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Hayek's 'Frida' is an intensely personal project

News and Views Column in USA Today
By Jeannie Williams

Salma Hayek is so obsessed with the movie she's making about the artist Frida Kahlo that she doesn't care she just topped Jennifer Lopez in the People en Español poll for sexiest female celebrity.

"All I care about is the movie, is it good or bad!" she says from Mexico, where she's in the final weeks of shooting Frida. She stars in and is producing the story of the passionate Mexican painter.

After "six years of sweating it," trying to get the film on track, competing for the role for a time with Lopez, not to mention Madonna, Mexican-born Hayek says, "I come to work with a smile on my face every day. ... There's a lot of fun ... a lot of drama."

And not just with actors: A month ago, "I got attacked by the monkey — he bit me really badly!"

The capuchin monkey plays a Kahlo pet; Kahlo actually had a spider monkey, but they're now endangered. It "went for my face" but got her hands, arms and fingers. "I'm marked for life," Hayek says cheerfully, "but they have little teeth." She admits the bites were "extremely painful" and injured nerves and ligaments.

Hayek has many more complications to deal with: Kahlo was in a wheelchair for much of her life after a trolley car accident (she died in 1954 at age 47). She had a little mustache that she exaggerated in paintings of herself; her romantic life was turbulent — she wed muralist Diego Rivera twice, had an affair with exiled Russian revolutionary leader Leon Trotsky, and had many lovers, male and female. Geoffrey Rush plays Trotsky, and Antonio Banderas is the muralist David Siquieros, a good friend of Rivera's.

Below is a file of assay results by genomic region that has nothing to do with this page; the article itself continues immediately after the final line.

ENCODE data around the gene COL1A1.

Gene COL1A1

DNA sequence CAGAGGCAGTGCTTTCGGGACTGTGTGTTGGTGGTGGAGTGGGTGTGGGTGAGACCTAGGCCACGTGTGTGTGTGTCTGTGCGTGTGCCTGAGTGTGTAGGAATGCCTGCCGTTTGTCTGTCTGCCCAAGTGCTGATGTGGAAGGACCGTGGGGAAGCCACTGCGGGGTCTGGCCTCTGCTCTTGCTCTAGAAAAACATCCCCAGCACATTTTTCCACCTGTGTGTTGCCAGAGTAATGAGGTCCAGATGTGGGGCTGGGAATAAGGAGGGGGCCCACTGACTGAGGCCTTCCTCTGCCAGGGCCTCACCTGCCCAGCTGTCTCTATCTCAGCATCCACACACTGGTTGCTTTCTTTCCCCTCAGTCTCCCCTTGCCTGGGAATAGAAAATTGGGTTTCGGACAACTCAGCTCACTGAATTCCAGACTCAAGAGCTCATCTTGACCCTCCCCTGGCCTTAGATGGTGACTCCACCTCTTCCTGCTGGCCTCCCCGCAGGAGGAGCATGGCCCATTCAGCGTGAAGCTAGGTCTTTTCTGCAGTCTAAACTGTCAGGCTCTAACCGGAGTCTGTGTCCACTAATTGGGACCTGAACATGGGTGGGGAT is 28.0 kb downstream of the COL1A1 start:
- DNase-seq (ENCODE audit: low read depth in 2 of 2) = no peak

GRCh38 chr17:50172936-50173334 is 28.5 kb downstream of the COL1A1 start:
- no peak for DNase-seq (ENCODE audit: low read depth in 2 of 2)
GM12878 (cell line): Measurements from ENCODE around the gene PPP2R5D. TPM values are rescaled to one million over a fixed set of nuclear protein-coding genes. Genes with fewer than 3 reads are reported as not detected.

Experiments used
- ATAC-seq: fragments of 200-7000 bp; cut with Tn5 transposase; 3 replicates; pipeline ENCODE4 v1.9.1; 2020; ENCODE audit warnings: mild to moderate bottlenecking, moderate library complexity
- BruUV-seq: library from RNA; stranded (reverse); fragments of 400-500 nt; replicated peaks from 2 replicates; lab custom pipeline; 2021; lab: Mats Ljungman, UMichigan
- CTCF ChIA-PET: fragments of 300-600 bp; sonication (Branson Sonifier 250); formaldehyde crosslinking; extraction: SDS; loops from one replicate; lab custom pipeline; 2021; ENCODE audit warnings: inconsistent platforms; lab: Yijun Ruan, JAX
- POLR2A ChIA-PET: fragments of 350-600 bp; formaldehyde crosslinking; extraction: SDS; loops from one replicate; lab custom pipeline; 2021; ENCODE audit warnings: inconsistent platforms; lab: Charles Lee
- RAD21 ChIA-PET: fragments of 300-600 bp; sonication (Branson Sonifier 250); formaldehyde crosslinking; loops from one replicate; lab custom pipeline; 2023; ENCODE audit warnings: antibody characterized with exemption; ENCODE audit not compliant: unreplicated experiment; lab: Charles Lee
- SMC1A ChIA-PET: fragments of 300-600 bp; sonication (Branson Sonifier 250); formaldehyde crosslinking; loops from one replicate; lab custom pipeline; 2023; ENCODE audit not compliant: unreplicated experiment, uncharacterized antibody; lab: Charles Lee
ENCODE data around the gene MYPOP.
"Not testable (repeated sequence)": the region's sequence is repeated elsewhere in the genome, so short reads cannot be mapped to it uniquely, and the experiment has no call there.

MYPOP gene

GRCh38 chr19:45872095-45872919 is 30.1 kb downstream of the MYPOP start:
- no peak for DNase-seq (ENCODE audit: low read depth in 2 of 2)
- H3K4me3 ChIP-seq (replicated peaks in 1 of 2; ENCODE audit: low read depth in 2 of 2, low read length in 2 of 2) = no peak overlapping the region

The movie "really is the story of the two of them," she says of Kahlo and Rivera, known in the USA for his Rockefeller Center murals; he's played by Alfred Molina (Chocolat). "She couldn't exist without him. They were two sophisticated minds." But Diego, rejected by his mother as a child, "has issues with women. He was not capable of fidelity. He told her that from the beginning. But she was capable of unconditional love, and at the end of the day he learned from her courage. He ended up loving her the same way."

Besides using a wheelchair, "I have to limp a little," Hayek says. And Miramax Films "was not crazy for me to have a mustache for the whole film. I shaved myself a couple of times so it would grow naturally. It's very small but it is there."

Hayek herself does Kahlo's painting: "It's no fake hand doing brush strokes. Painting is the best part. The worst was learning how to smoke! I couldn't do it. I wouldn't aim right at my mouth, the cigarette, and I don't understand why. I'm pretty coordinated. I hated it, I was dizzy."

She says she and Molina joke that the movie will give him a heart attack, because he had to gain so much weight, "and me lung cancer."

Despite her mustache and continuous eyebrow, Kahlo was very sexy, "or she would not have seduced so many men and women around the world with such success," says Hayek. "I think she was beautiful."

"I don't want to make her look like she's a slut," she hastens to add. But Hayek has love scenes with Molina and Rush, as well as two women.

Hayek thinks U.S. audiences have an idea who Kahlo is, or at least "they have an image of a woman with one brow."

Hayek's mother is Mexican; she has been to other Hayek movie sets, "but she gets special pride seeing me do this."

Most of her co-stars "are my friends," she notes, "doing this as a favor. We're paying scale." The movie, in English, is directed by Julie Taymor, known for Broadway's The Lion King.